A virtual penny for your thoughts

Converting to Cashless

As if we needed yet another example of how Covid-19 changed our society, think about money for a moment. When the pandemic hit, the first thing we gave up was shaking hands and hugging. Then we didn’t want to touch anything someone else might have touched.

At the same time, due to lockdowns and the mints not working at full capacity, there was a coin shortage. Banks were putting out appeals for people to empty those piggy banks they’d been thoughtlessly filling for years.

Suddenly, the cashless society took a giant leap forward. After all, who knows where those coins and bills have been?

The growing consumer demand for cashless

Credit card and debit card transactions have been increasing each year since they were introduced. But some aspects of our industry, notably the coin laundries, have still leaned heavily on actual currency to operate. This dependence brought with it some problems, though.

  • Customers needed coins, so operators had to have staff on duty, or bill changing machines, to make it possible for people to use their equipment.
  • All that coinage in one place became a magnet for thieves.
  • Handling coins, banking coins, and otherwise dealing with actual money, is not just a hassle, it’s heavy and prone to errors.

When coin laundries began dispensing tokens, and then moved to full-on cashless systems, consumers liked it. It was easy, and less time-consuming than scrambling under the couch cushions for change, and very accurate. A credit card transaction doesn’t jam the machine like coin sliders can. And laundry owners got a nice print-out of their transactions at the end of the month, with money going directly into their account.

Back to the Future

Today’s cashless systems are not only more efficient, they have new features never dreamed of by the original laundry owners. They can also be retrofitted to existing equipment.

Don Neufeld

We asked Don Neufeld, VP of Sales for Coinamatic Commercial Laundry and Coinamatic Canada Inc. (CCL), what trends he’s seen in the cashless arena in the last few years.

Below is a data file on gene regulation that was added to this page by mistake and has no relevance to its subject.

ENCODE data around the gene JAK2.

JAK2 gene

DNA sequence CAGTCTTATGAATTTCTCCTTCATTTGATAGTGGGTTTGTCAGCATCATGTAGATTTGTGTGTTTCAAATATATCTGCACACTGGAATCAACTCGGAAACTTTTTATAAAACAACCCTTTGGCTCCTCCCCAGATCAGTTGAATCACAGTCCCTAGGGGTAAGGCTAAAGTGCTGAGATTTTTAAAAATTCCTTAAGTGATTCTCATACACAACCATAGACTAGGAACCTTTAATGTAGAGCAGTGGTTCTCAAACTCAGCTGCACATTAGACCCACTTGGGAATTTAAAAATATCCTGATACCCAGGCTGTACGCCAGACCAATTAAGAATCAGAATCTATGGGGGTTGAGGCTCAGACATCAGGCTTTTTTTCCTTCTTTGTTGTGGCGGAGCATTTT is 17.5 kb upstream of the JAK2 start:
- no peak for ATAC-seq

“We have definitely experienced an uptick in demand for cashless systems,” he said. “This trend has been happening for a few years but definitely accelerated during the pandemic. [During Covid] consumers transitioned to debit and credit payments for almost everything and ceased using cash.”

Features of cashless systems

Ultra LX cashless reader on a machine.

“CCL provides a cashless system that allows for consumers to pay for and start the laundry equipment using a debit card, credit card, Apple Pay or Google Pay right at the machine level. The system uses an Ultra LX reader that is easily installed, user-friendly and, with a tap, consumers can pay for their laundry.

“With this system, store owners get unique access to a Retail Washboard, which includes critical financial data and service information that provides an overview of usage and laundromat performance.”

Things to think about

“Laundromats typically have a wide range of equipment, both small chassis and multi-load, that they have purchased over time,” said Neufeld. “This means there can be different models, sizes and ages of equipment all in a single location. It’s important to work closely with the supplier to ensure the equipment can be easily retrofitted for an electronic payment system. For most newer models, this will not be an issue. It can also be a great time to update older equipment to get the features of the newer models.

“The laundry owner needs to understand the ongoing and recurring costs of adding cashless equipment. They also should have a great understanding of their current equipment. Consumer demand is moving in the direction of cashless machines, so this is an investment in the future of the store.”

The cost to go cashless

“Transitioning from coin to cashless does involve some set-up costs. First, the facility must have good internet access, since the machines must communicate with the transaction processor. This can be achieved with a hard-wired IP line or a cellular modem with Wi-Fi.

“Each machine will require the appropriate reader,” Neufeld continued, “and the store owner must be set up with the financial processor that is associated with the payment equipment. There will be initial set-up fees as well as interchange and per-transaction fees. These fees are determined by the financial processor, and total transactions rates can range from 3.5% to 4%.”

It might be intimidating to try to understand all the electronic and virtual ins and outs of a cashless system, but a good supplier will be your strong right hand in the transition. They should be able to clearly explain exactly what you need, how it all goes together, and get you set up to receive cashless transactions like a pro.

How many of your competitors are cashless? If some are, you need to catch up in order to keep your customers happy. If none are, think what a great marketing distinctive this can be. Either way, communicating the changes in an upbeat manner will be key to customer acceptance.

If you make the change (pun intended), let us know how it goes. Maybe we can profile your journey for our readers.

You can read a case study of one laundry owner who went cashless in Quebec on the Coinamatic website.

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